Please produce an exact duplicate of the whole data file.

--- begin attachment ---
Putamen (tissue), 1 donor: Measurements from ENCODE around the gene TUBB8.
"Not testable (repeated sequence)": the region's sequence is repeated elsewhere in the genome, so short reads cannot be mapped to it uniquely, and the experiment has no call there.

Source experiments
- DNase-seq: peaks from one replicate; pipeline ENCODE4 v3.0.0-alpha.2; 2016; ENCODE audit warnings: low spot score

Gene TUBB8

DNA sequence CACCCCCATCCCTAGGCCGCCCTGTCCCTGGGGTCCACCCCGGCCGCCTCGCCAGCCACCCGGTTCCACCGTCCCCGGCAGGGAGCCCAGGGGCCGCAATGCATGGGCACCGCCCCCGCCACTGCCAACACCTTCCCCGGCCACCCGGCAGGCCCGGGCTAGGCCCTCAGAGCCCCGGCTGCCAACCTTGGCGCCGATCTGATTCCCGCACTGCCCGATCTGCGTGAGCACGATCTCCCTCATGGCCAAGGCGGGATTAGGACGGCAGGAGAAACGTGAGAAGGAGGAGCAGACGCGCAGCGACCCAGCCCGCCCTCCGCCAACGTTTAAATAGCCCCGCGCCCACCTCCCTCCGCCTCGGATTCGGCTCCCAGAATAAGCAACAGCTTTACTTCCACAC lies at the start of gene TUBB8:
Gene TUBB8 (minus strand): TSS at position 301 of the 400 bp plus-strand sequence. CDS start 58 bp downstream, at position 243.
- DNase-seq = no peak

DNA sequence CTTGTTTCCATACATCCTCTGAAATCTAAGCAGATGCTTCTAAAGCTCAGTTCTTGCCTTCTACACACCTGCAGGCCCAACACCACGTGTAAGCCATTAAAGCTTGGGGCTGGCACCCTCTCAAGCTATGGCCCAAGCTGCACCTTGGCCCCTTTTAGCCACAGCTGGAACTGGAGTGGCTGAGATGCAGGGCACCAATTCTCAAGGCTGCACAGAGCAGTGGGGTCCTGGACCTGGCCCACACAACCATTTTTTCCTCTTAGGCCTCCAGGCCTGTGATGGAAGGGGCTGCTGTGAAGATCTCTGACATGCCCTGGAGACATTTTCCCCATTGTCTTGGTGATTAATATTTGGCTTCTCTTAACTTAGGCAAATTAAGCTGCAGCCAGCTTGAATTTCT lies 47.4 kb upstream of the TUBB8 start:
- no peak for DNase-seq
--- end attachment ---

Putamen (tissue), 1 donor: Measurements from ENCODE around the gene TUBB8.
"Not testable (repeated sequence)": the region's sequence is repeated elsewhere in the genome, so short reads cannot be mapped to it uniquely, and the experiment has no call there.

Source experiments
- DNase-seq: peaks from one replicate; pipeline ENCODE4 v3.0.0-alpha.2; 2016; ENCODE audit warnings: low spot score

Gene TUBB8

DNA sequence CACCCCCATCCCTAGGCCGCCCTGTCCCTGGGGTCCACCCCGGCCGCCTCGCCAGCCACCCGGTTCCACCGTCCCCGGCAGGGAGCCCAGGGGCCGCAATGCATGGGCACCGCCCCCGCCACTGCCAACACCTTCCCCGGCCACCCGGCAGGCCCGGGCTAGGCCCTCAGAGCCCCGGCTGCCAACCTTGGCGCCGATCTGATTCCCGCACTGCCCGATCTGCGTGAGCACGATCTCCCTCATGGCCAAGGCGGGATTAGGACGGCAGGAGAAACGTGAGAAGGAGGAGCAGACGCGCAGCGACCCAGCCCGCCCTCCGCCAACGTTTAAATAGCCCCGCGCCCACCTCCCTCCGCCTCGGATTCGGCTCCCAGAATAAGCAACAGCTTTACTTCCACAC lies at the start of gene TUBB8:
Gene TUBB8 (minus strand): TSS at position 301 of the 400 bp plus-strand sequence. CDS start 58 bp downstream, at position 243.
- DNase-seq = no peak

DNA sequence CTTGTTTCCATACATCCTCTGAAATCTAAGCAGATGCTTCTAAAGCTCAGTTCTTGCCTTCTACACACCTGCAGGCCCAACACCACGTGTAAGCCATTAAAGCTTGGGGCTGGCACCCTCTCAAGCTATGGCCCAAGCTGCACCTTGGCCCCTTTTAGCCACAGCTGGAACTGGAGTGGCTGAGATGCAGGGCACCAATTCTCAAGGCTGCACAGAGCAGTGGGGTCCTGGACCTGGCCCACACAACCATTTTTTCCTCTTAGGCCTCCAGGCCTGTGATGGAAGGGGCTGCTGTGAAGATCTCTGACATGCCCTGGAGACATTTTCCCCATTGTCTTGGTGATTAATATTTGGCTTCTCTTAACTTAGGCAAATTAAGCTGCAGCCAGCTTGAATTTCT lies 47.4 kb upstream of the TUBB8 start:
- no peak for DNase-seq